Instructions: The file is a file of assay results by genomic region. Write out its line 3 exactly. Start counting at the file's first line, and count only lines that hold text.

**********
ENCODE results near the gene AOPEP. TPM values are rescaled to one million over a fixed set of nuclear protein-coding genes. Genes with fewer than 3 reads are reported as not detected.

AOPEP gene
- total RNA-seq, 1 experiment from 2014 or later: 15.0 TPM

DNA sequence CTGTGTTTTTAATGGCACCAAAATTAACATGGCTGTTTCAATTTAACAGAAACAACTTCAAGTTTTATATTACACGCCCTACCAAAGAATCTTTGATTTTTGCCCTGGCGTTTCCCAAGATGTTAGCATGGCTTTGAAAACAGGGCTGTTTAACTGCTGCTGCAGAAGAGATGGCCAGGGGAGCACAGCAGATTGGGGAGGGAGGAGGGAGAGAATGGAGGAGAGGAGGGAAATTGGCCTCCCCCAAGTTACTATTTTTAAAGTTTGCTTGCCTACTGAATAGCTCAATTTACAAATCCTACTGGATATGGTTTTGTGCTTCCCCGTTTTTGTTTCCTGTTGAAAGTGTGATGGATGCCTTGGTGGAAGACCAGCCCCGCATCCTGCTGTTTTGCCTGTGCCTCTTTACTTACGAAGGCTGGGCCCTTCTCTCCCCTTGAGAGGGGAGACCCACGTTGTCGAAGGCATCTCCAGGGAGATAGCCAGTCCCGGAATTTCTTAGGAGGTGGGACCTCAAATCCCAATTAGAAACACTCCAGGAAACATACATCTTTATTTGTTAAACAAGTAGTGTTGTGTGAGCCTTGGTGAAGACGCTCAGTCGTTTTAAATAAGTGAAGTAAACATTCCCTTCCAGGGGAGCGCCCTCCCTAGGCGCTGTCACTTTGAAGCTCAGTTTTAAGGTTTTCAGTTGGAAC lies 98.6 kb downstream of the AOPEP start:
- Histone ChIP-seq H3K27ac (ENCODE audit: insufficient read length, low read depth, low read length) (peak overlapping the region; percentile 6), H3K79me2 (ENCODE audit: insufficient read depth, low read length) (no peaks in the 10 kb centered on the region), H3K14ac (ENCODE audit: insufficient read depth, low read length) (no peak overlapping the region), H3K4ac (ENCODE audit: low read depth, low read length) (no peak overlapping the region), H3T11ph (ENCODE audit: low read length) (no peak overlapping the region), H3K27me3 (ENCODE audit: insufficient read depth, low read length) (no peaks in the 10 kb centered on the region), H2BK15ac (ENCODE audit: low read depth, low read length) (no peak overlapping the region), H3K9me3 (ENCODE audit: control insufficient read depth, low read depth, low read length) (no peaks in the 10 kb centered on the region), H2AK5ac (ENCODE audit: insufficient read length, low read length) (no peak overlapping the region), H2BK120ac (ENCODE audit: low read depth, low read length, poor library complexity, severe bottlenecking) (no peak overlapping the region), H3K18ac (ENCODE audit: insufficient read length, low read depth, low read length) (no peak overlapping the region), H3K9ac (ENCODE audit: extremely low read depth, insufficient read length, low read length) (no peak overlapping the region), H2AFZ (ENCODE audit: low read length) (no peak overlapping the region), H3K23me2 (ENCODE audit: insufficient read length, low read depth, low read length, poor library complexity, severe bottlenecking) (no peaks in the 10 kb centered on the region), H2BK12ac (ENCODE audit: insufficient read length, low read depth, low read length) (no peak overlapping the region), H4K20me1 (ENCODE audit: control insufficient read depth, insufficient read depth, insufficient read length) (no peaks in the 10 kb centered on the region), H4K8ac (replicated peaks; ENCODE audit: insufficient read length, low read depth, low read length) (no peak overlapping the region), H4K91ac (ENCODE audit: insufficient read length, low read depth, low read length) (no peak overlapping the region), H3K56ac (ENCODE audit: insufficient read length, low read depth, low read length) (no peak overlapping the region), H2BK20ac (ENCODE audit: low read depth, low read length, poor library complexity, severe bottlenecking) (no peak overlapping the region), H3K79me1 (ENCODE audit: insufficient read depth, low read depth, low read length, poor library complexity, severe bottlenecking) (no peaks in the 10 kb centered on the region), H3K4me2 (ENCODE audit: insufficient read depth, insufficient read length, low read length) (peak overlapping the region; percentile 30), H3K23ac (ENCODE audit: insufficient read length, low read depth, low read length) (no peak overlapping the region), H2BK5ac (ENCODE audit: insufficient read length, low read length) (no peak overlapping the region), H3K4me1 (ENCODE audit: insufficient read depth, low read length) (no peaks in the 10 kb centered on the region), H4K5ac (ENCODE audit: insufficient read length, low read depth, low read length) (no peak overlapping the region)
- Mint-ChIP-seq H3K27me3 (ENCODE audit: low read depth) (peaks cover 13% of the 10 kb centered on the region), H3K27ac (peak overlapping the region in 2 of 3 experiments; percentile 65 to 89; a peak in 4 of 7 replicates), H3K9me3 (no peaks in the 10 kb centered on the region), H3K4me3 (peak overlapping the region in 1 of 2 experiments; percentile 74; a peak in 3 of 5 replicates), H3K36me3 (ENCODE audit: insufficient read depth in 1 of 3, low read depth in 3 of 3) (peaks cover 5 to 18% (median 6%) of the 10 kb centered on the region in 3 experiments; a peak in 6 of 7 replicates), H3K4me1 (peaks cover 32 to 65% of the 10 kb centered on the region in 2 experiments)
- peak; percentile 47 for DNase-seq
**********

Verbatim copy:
- total RNA-seq, 1 experiment from 2014 or later: 15.0 TPM